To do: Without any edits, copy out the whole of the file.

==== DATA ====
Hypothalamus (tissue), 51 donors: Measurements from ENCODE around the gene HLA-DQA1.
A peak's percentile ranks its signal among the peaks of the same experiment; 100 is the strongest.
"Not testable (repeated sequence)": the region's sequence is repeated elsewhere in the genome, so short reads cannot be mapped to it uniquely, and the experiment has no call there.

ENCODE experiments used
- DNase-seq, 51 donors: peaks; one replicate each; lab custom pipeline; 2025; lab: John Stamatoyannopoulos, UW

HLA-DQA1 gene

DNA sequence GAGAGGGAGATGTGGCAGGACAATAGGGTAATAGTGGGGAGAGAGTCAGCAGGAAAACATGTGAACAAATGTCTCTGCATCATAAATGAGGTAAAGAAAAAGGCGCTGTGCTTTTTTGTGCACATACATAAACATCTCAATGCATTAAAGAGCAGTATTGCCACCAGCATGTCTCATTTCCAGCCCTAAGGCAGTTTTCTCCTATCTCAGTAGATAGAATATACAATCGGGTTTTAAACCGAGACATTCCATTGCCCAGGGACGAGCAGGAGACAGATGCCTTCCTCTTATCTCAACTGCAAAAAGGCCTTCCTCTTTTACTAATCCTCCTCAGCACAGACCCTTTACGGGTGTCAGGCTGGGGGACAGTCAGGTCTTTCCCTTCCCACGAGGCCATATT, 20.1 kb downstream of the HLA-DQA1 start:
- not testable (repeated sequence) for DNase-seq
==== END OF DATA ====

Hypothalamus (tissue), 51 donors: Measurements from ENCODE around the gene HLA-DQA1.
A peak's percentile ranks its signal among the peaks of the same experiment; 100 is the strongest.
"Not testable (repeated sequence)": the region's sequence is repeated elsewhere in the genome, so short reads cannot be mapped to it uniquely, and the experiment has no call there.

ENCODE experiments used
- DNase-seq, 51 donors: peaks; one replicate each; lab custom pipeline; 2025; lab: John Stamatoyannopoulos, UW

HLA-DQA1 gene

DNA sequence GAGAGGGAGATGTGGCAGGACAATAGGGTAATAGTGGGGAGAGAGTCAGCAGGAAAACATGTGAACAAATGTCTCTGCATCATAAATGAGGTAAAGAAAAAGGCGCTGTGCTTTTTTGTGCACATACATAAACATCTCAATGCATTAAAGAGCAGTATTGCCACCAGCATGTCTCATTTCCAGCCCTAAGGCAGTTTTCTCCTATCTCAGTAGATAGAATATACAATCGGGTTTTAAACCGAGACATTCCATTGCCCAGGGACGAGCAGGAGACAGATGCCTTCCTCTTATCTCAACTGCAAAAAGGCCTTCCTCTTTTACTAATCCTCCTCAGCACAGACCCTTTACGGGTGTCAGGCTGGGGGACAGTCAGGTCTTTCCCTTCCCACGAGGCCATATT, 20.1 kb downstream of the HLA-DQA1 start:
- not testable (repeated sequence) for DNase-seq